Andrew Willet And The “Synopsis Papismi” -- By: Randall J. Pederson

Journal: Puritan Reformed Journal
Volume: PRJ 01:1 (Jan 2009)
Article: Andrew Willet And The “Synopsis Papismi”
Author: Randall J. Pederson

Andrew Willet And The “Synopsis Papismi”

Randall J. Pederson

Scholarly essays, articles, and monographs on the Elizabethan (1558 –1603) and Jacobean (1603 –1625) eras continue to flourish and fascinate scholars, unmatched by other periods in English history, with the possible exception of the English Revolution (c. 1642-1651) and the death of Charles I.1 It is not difficult to imagine why the Elizabethan and Jacobean ages are so popular; after all, the “golden age” of Elizabethan life was riddled with rumors of conspiracy and espionage, the threat of civil powers foreign and domestic, the ever-present problem of succession, and the ever-fanciful conflicts of religion and vice.2 The Jacobean age fares similar with the rise of English Arminianism, disputes over predestination, church life, rival interpretations of Scripture, Spanish politics, contrasting ecclesiological visions, and, of course, the dominant personalities of the period.3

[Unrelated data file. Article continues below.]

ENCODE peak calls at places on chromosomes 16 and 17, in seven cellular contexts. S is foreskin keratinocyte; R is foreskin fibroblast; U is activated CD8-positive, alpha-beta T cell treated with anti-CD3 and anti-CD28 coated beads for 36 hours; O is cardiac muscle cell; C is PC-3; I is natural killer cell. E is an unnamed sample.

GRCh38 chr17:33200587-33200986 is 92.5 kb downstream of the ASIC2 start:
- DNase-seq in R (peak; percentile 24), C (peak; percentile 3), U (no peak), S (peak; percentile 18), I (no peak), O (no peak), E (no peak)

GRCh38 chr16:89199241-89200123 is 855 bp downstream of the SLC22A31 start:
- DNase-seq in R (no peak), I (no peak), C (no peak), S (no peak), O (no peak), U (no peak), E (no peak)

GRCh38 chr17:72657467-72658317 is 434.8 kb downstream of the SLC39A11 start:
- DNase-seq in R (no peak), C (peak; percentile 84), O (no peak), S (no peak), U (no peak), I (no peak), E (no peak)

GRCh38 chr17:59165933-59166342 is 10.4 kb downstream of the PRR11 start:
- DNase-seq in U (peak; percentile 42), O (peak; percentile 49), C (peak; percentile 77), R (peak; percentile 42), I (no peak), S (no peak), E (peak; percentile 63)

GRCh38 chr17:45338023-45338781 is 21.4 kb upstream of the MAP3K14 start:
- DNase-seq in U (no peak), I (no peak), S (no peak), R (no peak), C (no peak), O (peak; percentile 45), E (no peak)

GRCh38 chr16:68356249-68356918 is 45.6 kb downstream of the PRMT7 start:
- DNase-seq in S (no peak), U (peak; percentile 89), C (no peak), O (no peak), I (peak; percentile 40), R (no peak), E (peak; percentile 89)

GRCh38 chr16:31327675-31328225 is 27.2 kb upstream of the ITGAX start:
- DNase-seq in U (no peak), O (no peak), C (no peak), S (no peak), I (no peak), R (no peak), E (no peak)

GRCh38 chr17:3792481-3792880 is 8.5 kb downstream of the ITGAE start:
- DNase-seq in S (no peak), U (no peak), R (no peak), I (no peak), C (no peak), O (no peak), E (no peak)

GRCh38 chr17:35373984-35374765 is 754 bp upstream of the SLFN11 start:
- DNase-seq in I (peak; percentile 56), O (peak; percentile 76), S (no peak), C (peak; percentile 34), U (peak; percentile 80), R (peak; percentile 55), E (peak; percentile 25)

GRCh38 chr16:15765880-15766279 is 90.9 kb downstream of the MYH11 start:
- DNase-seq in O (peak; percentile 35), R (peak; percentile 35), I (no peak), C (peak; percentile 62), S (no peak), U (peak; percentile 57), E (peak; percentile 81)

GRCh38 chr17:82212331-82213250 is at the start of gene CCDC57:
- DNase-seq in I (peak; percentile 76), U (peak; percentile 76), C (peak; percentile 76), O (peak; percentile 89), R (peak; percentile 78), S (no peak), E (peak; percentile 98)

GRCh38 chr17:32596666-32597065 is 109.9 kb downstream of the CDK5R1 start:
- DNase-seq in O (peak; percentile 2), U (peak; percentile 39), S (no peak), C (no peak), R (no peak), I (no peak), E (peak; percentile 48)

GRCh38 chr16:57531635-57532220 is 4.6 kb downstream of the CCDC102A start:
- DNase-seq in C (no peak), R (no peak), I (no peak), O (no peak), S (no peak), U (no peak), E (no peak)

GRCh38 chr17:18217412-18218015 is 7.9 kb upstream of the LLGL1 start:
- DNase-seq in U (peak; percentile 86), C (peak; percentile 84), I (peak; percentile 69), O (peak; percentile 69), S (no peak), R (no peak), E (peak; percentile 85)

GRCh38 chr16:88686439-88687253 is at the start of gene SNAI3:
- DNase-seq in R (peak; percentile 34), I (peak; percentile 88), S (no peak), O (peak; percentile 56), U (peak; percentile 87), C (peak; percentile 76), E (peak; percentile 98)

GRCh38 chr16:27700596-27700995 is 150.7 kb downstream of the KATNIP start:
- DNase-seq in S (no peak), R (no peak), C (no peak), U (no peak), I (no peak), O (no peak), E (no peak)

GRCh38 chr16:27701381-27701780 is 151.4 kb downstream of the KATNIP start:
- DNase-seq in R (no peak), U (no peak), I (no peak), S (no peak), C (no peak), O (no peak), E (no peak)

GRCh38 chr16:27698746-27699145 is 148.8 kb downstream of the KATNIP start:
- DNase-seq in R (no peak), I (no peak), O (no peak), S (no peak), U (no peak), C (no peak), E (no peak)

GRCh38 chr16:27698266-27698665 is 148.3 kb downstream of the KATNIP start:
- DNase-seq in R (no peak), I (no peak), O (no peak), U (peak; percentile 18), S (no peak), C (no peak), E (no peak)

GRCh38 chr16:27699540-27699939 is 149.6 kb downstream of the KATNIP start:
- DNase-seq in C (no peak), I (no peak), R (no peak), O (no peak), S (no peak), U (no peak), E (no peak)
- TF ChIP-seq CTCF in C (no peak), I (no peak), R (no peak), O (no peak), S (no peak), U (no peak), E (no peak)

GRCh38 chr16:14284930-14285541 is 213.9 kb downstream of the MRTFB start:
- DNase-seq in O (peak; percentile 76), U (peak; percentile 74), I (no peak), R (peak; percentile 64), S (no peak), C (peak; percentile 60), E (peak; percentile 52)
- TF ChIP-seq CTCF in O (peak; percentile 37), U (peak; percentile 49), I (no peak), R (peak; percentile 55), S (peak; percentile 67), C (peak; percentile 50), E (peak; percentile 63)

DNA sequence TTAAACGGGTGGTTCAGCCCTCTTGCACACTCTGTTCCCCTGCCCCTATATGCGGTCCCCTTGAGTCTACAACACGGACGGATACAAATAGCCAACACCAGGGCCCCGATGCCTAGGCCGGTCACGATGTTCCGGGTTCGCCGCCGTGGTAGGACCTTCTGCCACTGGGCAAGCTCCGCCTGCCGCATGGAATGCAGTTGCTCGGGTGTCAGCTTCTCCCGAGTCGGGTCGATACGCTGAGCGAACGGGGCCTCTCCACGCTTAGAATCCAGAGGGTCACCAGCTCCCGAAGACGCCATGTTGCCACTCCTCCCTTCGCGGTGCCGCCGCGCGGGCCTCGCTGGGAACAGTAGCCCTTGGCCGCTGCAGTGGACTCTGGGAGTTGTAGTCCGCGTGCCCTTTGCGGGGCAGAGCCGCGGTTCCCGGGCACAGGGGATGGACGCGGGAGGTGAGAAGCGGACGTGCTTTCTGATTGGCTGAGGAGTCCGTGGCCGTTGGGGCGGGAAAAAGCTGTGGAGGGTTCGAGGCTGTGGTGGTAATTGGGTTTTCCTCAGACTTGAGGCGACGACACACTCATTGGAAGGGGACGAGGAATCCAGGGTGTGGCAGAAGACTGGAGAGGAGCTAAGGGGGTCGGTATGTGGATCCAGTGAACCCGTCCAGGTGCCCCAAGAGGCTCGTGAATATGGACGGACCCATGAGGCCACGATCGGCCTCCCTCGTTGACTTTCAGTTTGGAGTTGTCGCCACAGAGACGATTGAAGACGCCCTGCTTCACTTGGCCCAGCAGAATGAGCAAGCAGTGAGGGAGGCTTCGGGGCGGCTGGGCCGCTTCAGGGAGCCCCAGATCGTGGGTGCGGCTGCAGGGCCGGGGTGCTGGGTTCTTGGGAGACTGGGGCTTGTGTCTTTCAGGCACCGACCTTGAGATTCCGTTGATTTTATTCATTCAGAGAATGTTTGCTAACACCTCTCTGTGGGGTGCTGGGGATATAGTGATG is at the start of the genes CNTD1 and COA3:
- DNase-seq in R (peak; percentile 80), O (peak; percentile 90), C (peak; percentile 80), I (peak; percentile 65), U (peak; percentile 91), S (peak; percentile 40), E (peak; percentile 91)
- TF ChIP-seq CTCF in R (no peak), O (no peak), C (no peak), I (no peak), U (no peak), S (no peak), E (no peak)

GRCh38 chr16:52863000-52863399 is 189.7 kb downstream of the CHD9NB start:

Of all the difficulties in English life, few are as intriguing as early modern anti-popery polemics. These profound and virulent attacks on the validity of the papacy and of the Roman Catholic Church shed

light as to how early modern Protestants conceived and defined themselves. What some scholars would define as a “pathological hatred” of the Roman church was fueled by several factors, not least of which were wars with Spain, threat to national security, welfare of souls and the ever-persistent idea that the pope was Antichrist — a conviction of prelate and puritan alike.4

Anti-popery was further intensified by the cultural and political sensitivities of both eras, as fears of Catholic queens and kings were promoted with popular Protestant martyrologies, such as John Foxe’s Acts and Monuments (1563), which presented a cohesive narrative for those Protestants experiencing turmoil and social unrest.5 Further, the “Catholic problem” of the 1580s worsened when Jesuits entered England and began proselytizing efforts; though small in number their influence was great.6 Other reasons include the emergence of crypto-Catholicism, the arguments of Roman apologists, and the rise of militant Catholic rebels.7 Elizabeth’s Act against Popish Recusants

(1593) ...

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